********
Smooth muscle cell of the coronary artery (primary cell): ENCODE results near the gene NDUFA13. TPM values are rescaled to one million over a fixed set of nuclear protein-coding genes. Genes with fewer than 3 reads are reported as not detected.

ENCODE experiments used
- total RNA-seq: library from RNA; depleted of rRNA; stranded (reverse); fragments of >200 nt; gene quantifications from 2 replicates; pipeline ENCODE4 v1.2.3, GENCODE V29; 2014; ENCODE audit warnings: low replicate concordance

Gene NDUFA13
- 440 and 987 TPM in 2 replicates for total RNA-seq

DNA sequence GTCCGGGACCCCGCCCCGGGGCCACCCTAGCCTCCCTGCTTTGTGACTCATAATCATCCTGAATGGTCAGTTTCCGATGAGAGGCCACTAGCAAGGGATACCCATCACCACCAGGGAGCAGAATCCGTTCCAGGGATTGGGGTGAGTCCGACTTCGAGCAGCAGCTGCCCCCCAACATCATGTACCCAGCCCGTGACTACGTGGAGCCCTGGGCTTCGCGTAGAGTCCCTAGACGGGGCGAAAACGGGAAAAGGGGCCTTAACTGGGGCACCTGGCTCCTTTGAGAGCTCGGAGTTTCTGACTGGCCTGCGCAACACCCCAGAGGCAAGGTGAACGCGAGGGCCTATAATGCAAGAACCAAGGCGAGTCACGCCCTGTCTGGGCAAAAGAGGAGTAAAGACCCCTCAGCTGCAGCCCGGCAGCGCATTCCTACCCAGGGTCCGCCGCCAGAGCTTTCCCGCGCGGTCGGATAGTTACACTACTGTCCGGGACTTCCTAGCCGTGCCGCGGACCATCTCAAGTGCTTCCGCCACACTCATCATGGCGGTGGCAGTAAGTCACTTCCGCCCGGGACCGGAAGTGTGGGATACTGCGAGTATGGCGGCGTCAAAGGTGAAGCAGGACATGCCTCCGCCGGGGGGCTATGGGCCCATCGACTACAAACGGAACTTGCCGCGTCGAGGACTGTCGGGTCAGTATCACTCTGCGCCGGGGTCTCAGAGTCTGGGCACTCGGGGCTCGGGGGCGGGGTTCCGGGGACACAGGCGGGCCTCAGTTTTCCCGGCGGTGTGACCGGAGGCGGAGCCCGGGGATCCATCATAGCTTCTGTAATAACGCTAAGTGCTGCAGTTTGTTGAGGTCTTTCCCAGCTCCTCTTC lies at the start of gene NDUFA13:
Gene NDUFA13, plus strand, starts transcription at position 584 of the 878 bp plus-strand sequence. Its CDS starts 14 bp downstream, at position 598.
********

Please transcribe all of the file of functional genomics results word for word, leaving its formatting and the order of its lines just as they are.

Smooth muscle cell of the coronary artery (primary cell): ENCODE results near the gene NDUFA13. TPM values are rescaled to one million over a fixed set of nuclear protein-coding genes. Genes with fewer than 3 reads are reported as not detected.

ENCODE experiments used
- total RNA-seq: library from RNA; depleted of rRNA; stranded (reverse); fragments of >200 nt; gene quantifications from 2 replicates; pipeline ENCODE4 v1.2.3, GENCODE V29; 2014; ENCODE audit warnings: low replicate concordance

Gene NDUFA13
- 440 and 987 TPM in 2 replicates for total RNA-seq

DNA sequence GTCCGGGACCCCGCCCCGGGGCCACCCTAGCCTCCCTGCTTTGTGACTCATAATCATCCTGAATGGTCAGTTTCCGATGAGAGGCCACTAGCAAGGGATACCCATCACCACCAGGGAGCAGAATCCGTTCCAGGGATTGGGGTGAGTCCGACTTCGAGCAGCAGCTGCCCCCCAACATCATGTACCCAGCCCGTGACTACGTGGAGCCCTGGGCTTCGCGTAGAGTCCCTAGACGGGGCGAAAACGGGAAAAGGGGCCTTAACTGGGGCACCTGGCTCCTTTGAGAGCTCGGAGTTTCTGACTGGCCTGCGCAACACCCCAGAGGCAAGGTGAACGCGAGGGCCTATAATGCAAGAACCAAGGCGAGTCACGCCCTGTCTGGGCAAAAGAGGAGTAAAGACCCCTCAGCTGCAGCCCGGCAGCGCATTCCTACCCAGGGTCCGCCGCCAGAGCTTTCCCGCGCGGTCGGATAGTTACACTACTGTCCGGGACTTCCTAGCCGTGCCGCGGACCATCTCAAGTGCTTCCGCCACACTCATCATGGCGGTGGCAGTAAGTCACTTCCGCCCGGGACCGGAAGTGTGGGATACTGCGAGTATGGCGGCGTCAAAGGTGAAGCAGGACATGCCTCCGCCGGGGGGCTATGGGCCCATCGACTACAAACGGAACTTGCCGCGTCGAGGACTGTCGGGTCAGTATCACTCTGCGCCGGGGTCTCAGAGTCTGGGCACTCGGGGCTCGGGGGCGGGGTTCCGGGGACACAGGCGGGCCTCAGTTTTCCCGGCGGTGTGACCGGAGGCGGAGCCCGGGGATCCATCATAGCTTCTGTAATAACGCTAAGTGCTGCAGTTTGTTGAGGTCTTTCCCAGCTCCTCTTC lies at the start of gene NDUFA13:
Gene NDUFA13, plus strand, starts transcription at position 584 of the 878 bp plus-strand sequence. Its CDS starts 14 bp downstream, at position 598.